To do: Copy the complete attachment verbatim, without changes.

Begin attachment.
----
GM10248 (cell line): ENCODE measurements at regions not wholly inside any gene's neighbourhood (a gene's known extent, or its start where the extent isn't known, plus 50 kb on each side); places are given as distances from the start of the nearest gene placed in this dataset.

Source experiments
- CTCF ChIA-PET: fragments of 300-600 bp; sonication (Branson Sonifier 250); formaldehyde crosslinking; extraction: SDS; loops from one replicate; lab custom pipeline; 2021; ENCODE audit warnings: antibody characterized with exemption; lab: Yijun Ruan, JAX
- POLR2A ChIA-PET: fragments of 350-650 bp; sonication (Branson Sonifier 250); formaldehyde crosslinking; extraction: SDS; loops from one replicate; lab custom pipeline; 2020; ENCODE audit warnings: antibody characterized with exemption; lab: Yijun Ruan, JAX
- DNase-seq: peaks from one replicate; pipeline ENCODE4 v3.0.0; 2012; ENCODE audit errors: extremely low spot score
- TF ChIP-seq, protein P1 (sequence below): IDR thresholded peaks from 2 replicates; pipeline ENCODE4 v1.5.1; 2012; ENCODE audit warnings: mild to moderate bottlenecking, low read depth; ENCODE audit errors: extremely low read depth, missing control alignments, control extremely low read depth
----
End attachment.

GM10248 (cell line): ENCODE measurements at regions not wholly inside any gene's neighbourhood (a gene's known extent, or its start where the extent isn't known, plus 50 kb on each side); places are given as distances from the start of the nearest gene placed in this dataset.

Source experiments
- CTCF ChIA-PET: fragments of 300-600 bp; sonication (Branson Sonifier 250); formaldehyde crosslinking; extraction: SDS; loops from one replicate; lab custom pipeline; 2021; ENCODE audit warnings: antibody characterized with exemption; lab: Yijun Ruan, JAX
- POLR2A ChIA-PET: fragments of 350-650 bp; sonication (Branson Sonifier 250); formaldehyde crosslinking; extraction: SDS; loops from one replicate; lab custom pipeline; 2020; ENCODE audit warnings: antibody characterized with exemption; lab: Yijun Ruan, JAX
- DNase-seq: peaks from one replicate; pipeline ENCODE4 v3.0.0; 2012; ENCODE audit errors: extremely low spot score
- TF ChIP-seq, protein P1 (sequence below): IDR thresholded peaks from 2 replicates; pipeline ENCODE4 v1.5.1; 2012; ENCODE audit warnings: mild to moderate bottlenecking, low read depth; ENCODE audit errors: extremely low read depth, missing control alignments, control extremely low read depth